Understanding the high frequency of CAM use leads to an analysis of motivations and barriers to treatment. Prior CAM use was associated with current CAM use, showing the adherence to previous experience and behavior. 'Lack of effectiveness of conventional treatment' was given as the strongest motivational reason for CAM treatment. This is not surprising regarding clinical trials in headache prophylaxis showing a 50% reduction of headache days in only half of the patients. Similarly discouraging data are reported for treatment of LBP. Effects of acute pain medication as well as of prophylactic medication were estimated only as "moderate" in a recent review [27]. Contradicting this, dissatisfaction with conventional treatment was not significantly associated with more frequent CAM use in our study. However, patients expect an improvement in the chronic condition. CAM therapies are estimated as helpful by most patients and they would like to have more information on CAM and would appreciate prescriptions of CAM [22]. Headache patients raised three times more concerns about permanent conventional drug intake than LBP patients. This could be a consequence of the longer duration of disease and repeated frustration about past treatments. Notably, concerns about drugs are four times more frequent in both groups than concerns resulting from bad experience with conventional medical practitioners.

In addition to the motivational factors, barriers for CAM use could be asked among the patients who had no experience with CAM. In the present study, the substantial number of patients offering no declaration of the given reasons in the questionnaire is striking (21.5% in headache; 82.4% in LBP), implying that possible reasons for not having used CAM are not sufficiently shown in the predetermined answer alternatives.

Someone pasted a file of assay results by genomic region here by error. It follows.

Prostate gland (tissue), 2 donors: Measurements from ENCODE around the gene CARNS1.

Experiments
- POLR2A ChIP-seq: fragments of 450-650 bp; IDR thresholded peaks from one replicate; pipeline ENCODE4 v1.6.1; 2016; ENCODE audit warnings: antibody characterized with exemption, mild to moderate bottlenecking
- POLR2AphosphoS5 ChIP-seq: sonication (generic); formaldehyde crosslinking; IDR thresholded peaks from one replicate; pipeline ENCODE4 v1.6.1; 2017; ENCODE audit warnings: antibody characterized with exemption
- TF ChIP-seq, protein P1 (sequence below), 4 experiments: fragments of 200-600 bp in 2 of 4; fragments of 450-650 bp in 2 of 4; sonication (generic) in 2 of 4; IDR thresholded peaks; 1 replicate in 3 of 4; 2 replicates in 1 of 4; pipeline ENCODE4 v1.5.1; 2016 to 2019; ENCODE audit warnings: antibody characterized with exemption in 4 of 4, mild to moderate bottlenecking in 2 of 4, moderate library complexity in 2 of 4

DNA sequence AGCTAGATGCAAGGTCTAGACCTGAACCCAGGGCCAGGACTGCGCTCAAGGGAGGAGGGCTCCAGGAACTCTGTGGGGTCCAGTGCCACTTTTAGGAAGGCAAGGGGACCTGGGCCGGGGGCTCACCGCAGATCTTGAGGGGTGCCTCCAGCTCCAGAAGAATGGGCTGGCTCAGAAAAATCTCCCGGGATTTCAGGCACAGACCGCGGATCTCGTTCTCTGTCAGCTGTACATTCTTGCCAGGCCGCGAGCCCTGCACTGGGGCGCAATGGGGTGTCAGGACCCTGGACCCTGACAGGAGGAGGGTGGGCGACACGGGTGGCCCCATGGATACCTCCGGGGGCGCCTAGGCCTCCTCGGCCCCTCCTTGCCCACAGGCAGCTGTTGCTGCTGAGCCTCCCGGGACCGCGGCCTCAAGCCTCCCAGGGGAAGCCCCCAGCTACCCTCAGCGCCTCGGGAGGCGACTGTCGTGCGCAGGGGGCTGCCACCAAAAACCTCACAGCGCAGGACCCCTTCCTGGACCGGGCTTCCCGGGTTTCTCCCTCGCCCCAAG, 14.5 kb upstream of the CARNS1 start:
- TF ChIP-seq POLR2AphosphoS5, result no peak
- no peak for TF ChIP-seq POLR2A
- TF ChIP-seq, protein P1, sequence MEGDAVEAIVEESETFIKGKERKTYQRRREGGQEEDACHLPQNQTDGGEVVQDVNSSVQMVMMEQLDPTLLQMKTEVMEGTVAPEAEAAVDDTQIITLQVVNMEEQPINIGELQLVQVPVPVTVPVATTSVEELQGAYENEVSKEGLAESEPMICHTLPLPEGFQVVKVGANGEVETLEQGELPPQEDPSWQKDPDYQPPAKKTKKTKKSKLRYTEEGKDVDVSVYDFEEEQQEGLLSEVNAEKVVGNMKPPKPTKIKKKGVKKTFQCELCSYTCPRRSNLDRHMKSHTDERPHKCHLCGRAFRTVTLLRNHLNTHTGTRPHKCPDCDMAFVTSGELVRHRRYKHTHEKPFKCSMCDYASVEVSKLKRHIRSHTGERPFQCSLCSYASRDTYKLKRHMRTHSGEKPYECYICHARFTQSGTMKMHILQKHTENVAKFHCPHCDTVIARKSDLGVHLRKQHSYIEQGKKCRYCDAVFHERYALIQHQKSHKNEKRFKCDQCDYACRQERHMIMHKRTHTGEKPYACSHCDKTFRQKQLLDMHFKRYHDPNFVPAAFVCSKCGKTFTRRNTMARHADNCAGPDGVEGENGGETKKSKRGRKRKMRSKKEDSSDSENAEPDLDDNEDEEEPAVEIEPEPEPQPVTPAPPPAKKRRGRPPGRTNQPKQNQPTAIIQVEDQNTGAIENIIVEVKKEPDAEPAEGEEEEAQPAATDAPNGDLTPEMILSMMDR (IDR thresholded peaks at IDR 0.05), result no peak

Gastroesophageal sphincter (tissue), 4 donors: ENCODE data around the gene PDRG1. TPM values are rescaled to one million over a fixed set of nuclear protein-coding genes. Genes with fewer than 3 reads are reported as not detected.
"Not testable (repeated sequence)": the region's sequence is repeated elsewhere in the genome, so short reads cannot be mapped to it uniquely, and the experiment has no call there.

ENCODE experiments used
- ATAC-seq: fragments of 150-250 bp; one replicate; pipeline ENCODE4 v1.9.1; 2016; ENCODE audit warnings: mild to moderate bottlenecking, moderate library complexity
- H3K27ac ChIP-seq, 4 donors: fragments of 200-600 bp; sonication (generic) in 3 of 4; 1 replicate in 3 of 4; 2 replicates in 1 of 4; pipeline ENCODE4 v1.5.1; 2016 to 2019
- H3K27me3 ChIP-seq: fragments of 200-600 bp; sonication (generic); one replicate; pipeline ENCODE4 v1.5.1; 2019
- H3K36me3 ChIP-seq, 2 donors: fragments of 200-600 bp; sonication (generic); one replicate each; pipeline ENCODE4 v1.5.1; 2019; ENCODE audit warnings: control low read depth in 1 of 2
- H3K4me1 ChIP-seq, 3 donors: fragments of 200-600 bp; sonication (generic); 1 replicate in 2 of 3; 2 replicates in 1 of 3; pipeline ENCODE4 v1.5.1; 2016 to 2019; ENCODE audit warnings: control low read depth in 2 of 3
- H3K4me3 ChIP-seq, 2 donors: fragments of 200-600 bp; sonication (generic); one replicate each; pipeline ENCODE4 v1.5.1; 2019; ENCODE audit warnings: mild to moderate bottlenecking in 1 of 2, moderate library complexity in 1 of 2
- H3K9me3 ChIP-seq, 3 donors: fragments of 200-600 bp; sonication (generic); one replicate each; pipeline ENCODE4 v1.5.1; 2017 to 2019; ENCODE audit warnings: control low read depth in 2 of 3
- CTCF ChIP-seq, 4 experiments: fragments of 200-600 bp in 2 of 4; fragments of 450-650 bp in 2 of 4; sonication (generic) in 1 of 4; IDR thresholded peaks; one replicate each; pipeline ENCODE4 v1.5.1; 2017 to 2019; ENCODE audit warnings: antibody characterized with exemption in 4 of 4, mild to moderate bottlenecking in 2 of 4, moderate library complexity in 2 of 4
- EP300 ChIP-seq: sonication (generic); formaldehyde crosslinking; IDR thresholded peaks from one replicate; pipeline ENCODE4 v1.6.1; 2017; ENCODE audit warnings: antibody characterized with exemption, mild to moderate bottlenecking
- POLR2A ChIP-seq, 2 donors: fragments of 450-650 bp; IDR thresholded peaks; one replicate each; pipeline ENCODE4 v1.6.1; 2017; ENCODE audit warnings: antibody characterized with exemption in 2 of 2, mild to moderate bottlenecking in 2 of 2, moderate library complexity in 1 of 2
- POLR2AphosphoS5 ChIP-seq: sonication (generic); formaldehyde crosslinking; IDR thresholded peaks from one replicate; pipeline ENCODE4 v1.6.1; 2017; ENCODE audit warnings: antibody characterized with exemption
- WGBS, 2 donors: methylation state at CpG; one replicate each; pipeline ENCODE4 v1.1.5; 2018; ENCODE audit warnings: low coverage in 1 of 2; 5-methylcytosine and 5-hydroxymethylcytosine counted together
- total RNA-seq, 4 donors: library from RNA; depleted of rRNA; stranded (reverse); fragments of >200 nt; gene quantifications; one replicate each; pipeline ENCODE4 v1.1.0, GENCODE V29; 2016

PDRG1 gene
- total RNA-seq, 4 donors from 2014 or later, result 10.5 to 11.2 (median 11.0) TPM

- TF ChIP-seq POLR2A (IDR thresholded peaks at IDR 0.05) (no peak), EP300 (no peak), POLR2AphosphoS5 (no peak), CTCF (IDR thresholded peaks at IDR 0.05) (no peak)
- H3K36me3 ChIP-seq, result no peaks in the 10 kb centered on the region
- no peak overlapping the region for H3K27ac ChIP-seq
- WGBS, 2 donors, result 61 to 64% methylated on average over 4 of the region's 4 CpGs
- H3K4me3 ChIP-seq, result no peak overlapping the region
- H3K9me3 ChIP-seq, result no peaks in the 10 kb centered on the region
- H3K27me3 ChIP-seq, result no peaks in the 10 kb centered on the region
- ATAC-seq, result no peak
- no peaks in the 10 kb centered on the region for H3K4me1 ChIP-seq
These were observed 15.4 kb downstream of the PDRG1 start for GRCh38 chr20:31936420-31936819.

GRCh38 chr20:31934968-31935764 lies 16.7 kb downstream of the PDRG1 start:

Apprehension of side effects is more important for headache than for LBP patients, but is a substantially itemized pro for CAM in both. This reflects the general assumption of many patients that CAM has no or fewer side effects. However, numerous herbal remedies have a potentially sensitizing capacity for allergic contact dermatitis and lead to IgE-mediated clinical symptoms or may have carcinogenic properties. Interaction between conventional drug treatment and CAM has to be considered. Injuries resulting in pneumothorax, cardiac tamponade or spinal injury and infectious complications are rare side effect of acupuncture [29].

To be active against the pain condition is reported as a motivation for CAM therapy more frequently in headache than in LBP patients. Furthermore, the wish to "leave nothing undone" was displayed clearly in both groups. The patients' activities in this point may reflect the pain intensity and frequency, the high burden of disease and unsatisfactory treatment experiences. However, no significant difference was found between CAM and non-CAM users regarding satisfaction with conventional pain treatment. This contradicts studies revealing an association between treatment satisfaction and search for CAM [30].

An important point is the advice of other persons to use CAM, which increases CAM use in both LBP (32.2%) and headache (40%) patients. This may correspond to family traditions or experience relayed from friends. Only a small group of patients gives other reasons for CAM treatment, reflecting the accuracy of the questionnaire to capture the relevant information. Other sources of information about CAM treatment are television, newspapers and internet. The gathering of more information from media coverage by the headache patients may reflect the lower mean age.

Cost and reimbursement from insurance may influence CAM use, too. However, only a small portion of the non-users among the headache (12.7%) and LBP (5.9%) patients give the cost as a barrier against CAM use. The situation of the statutory health insurance system in Germany should also be considered. For regular treatment, all costs are paid by the insurance directly without the need for prior administrative decision (including massages, homeopathic remedies and acupuncture in LBP but not in headache).